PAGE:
Are we Cyborgs?

CC-BY flickr.com/photos/35168673@N03/4778124500

CC-BY flickr.com/photos/35168673@N03/4778124500

Time ago – in the industrialized fragment of our planet – human gender became Cyborg by the integration of technological devices as plug & play extensions of our manhood functionalities. Donna Haraway advanced this fact more than 20 years ago.

‘By the late twentieth century, our time, a mythic time, we are all chimeras, theorized and fabricated hybrids of machine and organism; in short, we are cyborgs. This cyborg is our ontology’ (Haraway, Cyborg Manifesto 1991: page. 150)

Not so? Ok: Could you feed and dress yourself without a credit card? Don’t you drive a car when you need to go faster (bus, metro…)? Would you voluntarily decline to use a mobile phone? Those devices are a chunk of our lives, a portion of us and our definition as a postmodern human being is not complete without them. Not yet convinced? What about glasses or contact lenses?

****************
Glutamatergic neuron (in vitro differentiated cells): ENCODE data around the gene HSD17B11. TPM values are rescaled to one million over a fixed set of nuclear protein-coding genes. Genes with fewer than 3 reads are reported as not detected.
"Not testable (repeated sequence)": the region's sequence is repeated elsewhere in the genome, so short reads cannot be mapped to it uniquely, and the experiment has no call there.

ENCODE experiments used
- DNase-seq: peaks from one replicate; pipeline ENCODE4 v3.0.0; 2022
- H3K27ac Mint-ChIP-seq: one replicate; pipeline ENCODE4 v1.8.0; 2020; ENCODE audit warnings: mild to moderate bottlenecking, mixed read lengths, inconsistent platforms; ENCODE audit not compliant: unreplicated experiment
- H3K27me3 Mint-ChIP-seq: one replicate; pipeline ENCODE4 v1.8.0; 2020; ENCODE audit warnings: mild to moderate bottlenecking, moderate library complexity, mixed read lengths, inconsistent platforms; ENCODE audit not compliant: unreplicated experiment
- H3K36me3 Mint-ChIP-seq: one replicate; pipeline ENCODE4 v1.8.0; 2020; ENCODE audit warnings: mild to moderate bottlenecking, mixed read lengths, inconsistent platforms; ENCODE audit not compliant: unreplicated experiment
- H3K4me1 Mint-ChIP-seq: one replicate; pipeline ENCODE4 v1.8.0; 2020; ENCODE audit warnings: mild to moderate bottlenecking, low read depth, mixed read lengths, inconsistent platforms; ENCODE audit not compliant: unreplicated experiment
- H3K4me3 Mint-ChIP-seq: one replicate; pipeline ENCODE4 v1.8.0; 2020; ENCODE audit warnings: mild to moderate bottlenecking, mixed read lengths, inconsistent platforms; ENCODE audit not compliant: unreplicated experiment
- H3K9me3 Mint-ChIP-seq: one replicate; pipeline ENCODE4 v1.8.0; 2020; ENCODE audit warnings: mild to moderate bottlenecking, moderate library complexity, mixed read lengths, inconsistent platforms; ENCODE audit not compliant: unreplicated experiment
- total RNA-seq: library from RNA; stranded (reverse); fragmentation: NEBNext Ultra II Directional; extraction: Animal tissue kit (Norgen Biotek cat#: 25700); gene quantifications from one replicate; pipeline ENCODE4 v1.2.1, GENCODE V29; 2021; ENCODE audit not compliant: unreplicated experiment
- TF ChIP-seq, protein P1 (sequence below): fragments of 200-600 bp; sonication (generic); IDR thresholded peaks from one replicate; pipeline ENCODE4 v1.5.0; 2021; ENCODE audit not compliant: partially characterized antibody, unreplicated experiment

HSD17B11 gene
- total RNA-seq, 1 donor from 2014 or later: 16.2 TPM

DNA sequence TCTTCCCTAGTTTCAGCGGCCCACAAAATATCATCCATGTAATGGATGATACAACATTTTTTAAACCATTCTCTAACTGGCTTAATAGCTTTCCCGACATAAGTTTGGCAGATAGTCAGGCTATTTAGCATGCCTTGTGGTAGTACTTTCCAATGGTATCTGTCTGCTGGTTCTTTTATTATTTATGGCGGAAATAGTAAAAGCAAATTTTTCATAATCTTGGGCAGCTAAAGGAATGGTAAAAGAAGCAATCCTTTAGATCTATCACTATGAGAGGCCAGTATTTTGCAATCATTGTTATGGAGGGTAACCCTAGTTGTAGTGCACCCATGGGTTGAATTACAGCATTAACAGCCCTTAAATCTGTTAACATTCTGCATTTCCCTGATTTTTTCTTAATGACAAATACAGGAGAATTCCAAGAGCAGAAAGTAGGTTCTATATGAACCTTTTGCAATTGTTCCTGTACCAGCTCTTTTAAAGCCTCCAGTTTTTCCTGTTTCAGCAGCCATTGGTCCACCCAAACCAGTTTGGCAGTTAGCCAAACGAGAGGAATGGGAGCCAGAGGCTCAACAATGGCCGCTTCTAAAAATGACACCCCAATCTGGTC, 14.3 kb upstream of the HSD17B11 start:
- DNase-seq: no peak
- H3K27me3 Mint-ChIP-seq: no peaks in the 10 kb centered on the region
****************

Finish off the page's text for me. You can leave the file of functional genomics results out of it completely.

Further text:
We currently identify a Cyborg as someone who changes his legs to put wheels in place, or who connects a communication device directly to his brain, or… ok! Maybe in a film, but would you accept visiting the surgeon each time you changed your mobile phone? It is much easier to keep it in your pocket, isn’t it?

But this doesn’t mean we aren’t Cyborgs. To be a Cyborg is our ontology.

Raúl Antón Cuadrado

       

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